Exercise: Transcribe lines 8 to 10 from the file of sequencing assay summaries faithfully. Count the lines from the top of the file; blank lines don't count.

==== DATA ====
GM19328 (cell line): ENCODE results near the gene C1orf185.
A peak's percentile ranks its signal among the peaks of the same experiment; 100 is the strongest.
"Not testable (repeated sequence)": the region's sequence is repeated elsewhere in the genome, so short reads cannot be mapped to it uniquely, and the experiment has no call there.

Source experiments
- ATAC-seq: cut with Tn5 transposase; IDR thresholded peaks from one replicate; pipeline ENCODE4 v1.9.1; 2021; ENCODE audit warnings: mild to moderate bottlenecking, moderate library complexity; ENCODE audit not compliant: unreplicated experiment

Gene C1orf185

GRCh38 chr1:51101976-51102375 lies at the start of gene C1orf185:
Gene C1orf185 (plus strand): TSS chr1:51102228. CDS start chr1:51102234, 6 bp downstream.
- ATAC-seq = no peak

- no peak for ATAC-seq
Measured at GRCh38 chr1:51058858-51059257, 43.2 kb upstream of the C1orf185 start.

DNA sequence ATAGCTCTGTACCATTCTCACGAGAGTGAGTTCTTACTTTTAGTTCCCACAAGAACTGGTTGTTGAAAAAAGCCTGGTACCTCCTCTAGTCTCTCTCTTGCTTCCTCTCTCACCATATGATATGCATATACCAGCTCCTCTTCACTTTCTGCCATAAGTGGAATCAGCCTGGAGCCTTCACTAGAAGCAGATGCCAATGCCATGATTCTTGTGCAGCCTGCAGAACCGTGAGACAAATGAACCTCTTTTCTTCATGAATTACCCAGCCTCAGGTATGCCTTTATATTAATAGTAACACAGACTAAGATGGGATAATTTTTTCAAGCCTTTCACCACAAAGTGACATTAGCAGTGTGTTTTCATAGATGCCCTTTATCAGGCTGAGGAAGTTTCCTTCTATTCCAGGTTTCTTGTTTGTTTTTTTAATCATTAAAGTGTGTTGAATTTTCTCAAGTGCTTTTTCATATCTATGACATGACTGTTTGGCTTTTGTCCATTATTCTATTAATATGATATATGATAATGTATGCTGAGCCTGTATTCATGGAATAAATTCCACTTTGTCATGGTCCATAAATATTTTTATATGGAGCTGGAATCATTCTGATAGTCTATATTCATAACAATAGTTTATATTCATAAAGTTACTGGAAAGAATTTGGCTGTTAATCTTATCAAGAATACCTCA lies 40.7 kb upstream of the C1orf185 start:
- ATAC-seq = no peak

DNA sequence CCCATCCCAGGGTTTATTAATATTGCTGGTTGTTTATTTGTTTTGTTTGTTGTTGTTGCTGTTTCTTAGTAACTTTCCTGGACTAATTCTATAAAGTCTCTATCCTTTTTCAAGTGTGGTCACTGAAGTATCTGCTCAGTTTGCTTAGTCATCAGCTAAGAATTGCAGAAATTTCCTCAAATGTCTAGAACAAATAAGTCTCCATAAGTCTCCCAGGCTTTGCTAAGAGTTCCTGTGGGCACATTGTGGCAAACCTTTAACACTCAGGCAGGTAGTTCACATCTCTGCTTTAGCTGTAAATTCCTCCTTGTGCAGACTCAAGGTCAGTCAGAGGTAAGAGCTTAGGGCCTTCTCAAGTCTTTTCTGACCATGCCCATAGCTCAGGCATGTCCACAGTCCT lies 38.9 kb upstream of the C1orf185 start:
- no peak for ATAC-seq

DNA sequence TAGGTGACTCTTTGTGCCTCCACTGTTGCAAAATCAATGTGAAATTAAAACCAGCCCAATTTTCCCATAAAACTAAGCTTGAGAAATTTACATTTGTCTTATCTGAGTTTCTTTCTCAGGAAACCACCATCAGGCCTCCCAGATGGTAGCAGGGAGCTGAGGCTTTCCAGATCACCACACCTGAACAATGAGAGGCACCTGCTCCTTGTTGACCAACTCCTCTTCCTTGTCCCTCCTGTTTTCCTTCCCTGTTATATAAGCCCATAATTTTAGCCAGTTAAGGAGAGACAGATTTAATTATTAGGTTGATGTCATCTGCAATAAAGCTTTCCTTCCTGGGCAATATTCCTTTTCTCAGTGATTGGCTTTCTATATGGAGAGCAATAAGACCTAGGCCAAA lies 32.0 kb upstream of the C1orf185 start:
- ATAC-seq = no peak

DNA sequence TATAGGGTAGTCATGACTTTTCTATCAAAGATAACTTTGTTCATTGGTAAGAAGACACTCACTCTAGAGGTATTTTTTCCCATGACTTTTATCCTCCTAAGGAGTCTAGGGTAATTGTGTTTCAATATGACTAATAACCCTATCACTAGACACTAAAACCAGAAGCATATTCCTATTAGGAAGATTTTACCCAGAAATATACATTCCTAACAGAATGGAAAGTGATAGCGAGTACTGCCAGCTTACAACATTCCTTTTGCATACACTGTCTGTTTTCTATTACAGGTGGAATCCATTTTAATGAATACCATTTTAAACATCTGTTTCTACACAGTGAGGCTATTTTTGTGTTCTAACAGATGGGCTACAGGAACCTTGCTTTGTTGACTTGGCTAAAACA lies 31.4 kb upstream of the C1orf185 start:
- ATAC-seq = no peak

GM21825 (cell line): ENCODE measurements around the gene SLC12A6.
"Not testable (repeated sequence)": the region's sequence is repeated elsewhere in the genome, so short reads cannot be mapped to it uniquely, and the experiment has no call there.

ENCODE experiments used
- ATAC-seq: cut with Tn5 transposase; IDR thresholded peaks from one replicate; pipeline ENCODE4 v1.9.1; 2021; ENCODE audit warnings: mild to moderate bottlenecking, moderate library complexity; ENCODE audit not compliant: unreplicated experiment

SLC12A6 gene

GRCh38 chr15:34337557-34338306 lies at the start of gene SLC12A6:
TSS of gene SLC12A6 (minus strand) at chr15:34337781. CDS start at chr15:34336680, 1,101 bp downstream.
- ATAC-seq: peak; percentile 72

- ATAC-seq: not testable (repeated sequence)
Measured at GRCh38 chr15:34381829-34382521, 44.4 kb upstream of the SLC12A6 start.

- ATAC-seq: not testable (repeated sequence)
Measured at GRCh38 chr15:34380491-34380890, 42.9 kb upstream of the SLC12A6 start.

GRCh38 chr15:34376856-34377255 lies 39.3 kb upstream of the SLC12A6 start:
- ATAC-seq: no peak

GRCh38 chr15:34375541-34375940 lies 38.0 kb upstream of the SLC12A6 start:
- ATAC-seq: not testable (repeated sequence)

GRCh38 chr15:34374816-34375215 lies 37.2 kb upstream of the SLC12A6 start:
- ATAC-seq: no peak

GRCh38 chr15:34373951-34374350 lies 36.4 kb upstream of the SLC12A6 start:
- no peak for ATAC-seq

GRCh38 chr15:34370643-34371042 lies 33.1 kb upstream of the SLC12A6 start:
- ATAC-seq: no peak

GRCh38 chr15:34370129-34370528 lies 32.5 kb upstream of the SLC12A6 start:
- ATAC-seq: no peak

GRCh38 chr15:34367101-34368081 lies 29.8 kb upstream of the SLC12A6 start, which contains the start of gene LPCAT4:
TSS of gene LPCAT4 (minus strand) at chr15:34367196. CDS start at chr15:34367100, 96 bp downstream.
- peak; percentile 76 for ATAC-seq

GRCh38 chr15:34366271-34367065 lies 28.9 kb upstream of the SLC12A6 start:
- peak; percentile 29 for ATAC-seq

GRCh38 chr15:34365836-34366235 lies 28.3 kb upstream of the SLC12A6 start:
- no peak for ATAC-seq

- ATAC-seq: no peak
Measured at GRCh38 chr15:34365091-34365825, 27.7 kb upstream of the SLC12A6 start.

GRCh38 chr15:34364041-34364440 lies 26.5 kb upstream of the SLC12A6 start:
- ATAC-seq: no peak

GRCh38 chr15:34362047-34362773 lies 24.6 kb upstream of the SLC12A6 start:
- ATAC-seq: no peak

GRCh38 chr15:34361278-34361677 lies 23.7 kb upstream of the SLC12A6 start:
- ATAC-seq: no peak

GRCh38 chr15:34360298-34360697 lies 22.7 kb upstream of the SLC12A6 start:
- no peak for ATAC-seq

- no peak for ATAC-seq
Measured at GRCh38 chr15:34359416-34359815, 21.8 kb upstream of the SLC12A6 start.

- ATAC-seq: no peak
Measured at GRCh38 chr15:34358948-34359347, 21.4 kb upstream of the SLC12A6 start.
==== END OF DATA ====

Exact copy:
Gene C1orf185 (plus strand): TSS chr1:51102228. CDS start chr1:51102234, 6 bp downstream.
- ATAC-seq = no peak

- no peak for ATAC-seq